We had the good fortune of connecting with Samantha Fields and we’ve shared our conversation below.
Hi Samantha, what role has risk played in your life or career?
I suppose people like to think that going to art school and choosing painting as a profession is a risk, but I never thought of it that way. For me, the risk wasn’t in the pursuit of art as a career, that was a given. I was always good at making art, and I never seriously considered doing anything else. To me, risk is when I push myself in the work to do something that I’m not sure about…a subject, a way of working, or a way of framing the work. Any artist that fails to take risks in the studio runs the ACTUAL risk of repeating themselves and becoming very, very boring. But of course, even still, as I tell my students…..”If you make a bad painting, nobody dies.” Once, a clever student replied, “We only die inside….a little.” Accurate!
Let’s talk shop? Tell us more about your career, what can you share with our community?
Well, I’m not a brand, I’m just one woman making paintings. My creative and intellectual interests surround disaster. In the past, my paintings have dealt with a range of disaster: familial, natural, man-made, and political. The common thread in my work is the use of landscape as a metaphor for the stories I wish to tell. The landscapes that surround us help define a sense of self in relation to the world around us. Within the context of the sublime, visages of epic landscapes help us locate ourselves not just within a specific place, but within all of creation. We speak of the landscape as an aesthetic thing, but also as a metaphor for a situation: for instance, the political landscape. In a nutshell, I explore the relationship between documentary photography, digital manipulation, and the history of landscape painting to examine our current political situation and the death of the American Dream…itself a carefully construction fiction. While half of our nation celebrates, the other have is mired in despair, this dissonance is present in all of my current work. I don’t really see myself as set apart from others…I see myself as part of a large community of like minded creatives. I am a first generation college student, my father is a retired locomotive engineer and my mother still works as an administrative assistant. I grew up in the 80’s so I’ve been through numerous recessions and downturns and this isn’t even my first pandemic. I overcome all challenges by simply soldiering on. Isn’t that what we are all doing right now? I’m lucky to have married an incredible artist, and my very best friend, Andre Yi. It would be a wretched lie if I said I could do what I do without him. Being in this seemingly eternal quarantine (WEAR A MASK) with him is a blessing. The challenge now, of course, is the same for me as it is for everyone. How will we learn to re-navigate a post-pandemic world? Or, worst case, a never-ending chain of pandemics as this virus continues to mutate? As an educator, my mind reels with the logistics of re-opening campus. As an artist, I consider my role to be that of an archivist….artists make culture, document culture, preserve culture. This moment is being memorialized in real time by artists. I consider that a huge challenge and I’m grappling with it every day.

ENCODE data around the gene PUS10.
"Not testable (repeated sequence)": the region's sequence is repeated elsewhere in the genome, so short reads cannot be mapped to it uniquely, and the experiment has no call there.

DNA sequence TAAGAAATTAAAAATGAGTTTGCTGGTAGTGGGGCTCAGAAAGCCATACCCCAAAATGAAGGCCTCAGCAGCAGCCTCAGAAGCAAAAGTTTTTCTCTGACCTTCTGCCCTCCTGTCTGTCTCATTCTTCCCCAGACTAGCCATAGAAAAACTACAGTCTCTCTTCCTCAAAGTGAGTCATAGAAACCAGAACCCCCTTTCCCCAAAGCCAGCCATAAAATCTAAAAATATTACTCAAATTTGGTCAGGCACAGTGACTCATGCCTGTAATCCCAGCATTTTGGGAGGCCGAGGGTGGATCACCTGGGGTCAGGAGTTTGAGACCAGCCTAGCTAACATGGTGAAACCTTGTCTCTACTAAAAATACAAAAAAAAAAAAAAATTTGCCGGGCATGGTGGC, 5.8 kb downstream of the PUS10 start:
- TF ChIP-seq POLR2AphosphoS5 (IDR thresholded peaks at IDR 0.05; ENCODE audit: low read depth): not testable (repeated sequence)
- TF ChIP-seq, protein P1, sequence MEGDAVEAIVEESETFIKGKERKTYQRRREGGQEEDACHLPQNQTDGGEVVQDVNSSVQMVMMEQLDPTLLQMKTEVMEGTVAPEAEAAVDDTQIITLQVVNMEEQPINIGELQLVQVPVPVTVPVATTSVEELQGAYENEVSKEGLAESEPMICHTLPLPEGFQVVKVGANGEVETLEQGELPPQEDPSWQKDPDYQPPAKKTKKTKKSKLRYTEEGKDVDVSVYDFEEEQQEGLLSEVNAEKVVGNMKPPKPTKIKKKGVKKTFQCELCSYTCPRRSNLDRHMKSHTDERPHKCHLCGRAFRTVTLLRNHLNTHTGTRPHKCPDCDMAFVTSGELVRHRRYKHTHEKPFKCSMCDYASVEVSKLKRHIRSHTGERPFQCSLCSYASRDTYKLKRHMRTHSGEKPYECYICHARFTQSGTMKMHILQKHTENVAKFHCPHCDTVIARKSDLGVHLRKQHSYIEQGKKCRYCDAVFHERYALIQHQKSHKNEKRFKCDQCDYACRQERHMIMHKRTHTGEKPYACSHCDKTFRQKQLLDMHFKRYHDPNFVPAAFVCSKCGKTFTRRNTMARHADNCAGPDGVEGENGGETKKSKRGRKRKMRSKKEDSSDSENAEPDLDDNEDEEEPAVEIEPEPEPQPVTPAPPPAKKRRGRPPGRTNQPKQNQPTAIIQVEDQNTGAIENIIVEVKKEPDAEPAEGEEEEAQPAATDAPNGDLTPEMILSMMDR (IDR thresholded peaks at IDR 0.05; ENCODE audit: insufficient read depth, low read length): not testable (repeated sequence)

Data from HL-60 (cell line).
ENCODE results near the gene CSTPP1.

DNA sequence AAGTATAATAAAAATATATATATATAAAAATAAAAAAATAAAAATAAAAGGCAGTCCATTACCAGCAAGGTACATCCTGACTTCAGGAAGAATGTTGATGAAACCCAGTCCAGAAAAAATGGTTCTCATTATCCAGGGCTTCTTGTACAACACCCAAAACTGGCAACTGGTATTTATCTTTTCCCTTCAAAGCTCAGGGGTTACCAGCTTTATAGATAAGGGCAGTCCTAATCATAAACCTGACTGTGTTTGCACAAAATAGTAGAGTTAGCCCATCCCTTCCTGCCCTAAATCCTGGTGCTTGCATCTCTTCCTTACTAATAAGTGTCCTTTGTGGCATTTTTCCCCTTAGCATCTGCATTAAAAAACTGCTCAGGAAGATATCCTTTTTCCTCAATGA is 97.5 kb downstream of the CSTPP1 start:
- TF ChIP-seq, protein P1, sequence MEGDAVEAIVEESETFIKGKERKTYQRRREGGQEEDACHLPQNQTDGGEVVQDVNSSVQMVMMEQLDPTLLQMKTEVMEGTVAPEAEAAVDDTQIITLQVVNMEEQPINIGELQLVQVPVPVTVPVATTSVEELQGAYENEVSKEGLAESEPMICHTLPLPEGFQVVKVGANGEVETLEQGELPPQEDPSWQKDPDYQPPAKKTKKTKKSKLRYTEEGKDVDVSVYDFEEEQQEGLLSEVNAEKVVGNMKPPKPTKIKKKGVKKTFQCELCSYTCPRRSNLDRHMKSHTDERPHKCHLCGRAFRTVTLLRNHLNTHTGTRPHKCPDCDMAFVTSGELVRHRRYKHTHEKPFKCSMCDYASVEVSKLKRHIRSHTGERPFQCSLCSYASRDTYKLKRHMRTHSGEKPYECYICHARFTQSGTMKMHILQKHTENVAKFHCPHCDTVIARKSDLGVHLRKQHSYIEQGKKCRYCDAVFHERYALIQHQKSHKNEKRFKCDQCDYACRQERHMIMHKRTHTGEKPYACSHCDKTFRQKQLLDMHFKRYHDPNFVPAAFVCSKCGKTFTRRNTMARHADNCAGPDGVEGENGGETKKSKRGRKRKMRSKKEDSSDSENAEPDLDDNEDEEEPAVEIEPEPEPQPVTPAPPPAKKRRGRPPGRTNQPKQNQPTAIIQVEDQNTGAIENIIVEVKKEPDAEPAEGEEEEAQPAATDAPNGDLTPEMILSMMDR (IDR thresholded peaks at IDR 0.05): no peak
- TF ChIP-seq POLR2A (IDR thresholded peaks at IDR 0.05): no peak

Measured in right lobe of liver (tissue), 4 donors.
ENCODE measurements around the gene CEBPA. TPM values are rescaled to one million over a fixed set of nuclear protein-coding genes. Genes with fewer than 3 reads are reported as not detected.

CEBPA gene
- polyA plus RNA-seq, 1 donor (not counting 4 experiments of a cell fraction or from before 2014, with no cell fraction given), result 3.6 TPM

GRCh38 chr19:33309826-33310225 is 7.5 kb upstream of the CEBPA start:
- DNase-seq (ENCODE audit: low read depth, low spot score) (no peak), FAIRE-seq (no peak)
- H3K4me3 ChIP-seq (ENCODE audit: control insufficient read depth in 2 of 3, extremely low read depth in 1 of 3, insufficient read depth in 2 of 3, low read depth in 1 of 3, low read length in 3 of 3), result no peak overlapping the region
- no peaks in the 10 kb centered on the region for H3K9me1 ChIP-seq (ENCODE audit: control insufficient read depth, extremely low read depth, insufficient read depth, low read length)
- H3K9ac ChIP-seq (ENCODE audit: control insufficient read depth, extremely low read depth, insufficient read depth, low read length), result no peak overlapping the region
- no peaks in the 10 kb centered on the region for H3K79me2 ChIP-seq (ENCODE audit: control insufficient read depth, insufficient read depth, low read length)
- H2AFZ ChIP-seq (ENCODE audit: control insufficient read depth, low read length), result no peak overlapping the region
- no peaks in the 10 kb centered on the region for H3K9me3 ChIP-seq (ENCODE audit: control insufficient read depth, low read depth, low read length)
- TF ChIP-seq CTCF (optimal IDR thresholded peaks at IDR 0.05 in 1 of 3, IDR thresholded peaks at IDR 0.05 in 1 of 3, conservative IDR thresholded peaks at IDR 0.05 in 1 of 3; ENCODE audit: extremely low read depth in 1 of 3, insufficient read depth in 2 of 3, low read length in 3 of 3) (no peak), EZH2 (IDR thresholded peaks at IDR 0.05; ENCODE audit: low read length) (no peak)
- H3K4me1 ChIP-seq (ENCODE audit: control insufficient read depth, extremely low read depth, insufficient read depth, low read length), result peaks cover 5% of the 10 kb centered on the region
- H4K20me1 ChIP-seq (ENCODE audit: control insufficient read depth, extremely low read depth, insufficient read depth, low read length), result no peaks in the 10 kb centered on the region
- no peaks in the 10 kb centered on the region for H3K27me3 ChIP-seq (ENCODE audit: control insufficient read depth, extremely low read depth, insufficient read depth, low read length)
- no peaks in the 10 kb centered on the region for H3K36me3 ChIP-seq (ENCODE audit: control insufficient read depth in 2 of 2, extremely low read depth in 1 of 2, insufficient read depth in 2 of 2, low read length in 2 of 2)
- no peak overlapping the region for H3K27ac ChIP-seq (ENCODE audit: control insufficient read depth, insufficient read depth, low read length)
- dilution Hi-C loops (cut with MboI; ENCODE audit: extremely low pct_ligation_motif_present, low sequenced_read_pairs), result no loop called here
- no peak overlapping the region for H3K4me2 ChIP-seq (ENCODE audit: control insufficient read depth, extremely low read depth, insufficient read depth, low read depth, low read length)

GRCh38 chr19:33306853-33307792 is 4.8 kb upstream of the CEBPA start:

If you had a friend visiting you, what are some of the local spots you’d want to take them around to?
Well we can’t go anyplace now, so let’s dream about the future. In a post-pandemic LA, I want to take my guest to a movie at the Cinerama Dome, I want to get the popcorn and lick my fingers and feel OK about that. I want to have Korean BBQ at Soot Bul Jeep and have the waitresses yell at us for cooking the meat wrong as they grab the tongs from our inept hands, I want to go to the Olympic Spa and scrub the last year off of my body, I want to go to the Famers Market at 3rd and Fairfax and browse around all day and get wine at Mr. Marcels and then fine a cheap sweater on clearance at The Gap. I want to do all the stupid things that I took for granted and I want to do them with family and friends and strangers. I want go to to TJ Maxx and smell all the candles and buy cheap yoga pants. I want to TRY ON CLOTHES AGAIN in an ACUTAL FITTING ROOM. I want to go to Dulce in Little Tokyo and get green tea donuts and I want to go to Sushi Gen and eat all the spanish mackerel and never once think about the bill. I want to go to art openings and museums, MOCA, The Huntington, The Norton Simon, The Science Center, The Natural History Museum. LACMA is just a hole in the ground right now, but I want to go back there too. I want to see live music with my husband who loves live music more than anyone I know and I won’t even complain about standing in line. I want to walk down any street in this beautiful city and not have to cross to the other side because someone isn’t wearing a mask. Who else deserves some credit and recognition?
Oh this is like the Oscars but instead of a gown and a statue I’m in my joggers at my teach from home station…I like it! Speaking of teaching from home, I’m going to shoutout to my students, past and present, at CSUN Northridge. I’ve been teaching there since 1998, a long time! I love working with students to help them realize their ideas, but what they seldom realize is that they teach me things too…all the time. The sheer amount of personal stories I hold is a treasure beyond value, they bring as much to the table as I do. I’m a better person for having taught for so many years. I have far too many students to list, but if you are reading this, I’M TALKING TO YOU! And of course, I would not be half the teacher I am without the mentorship of artist and former Artist in Residence at The Cranbrook Academy of Art, Beverly Fishman.
Facebook: NEVER AGAIN
All Images: Samantha Fields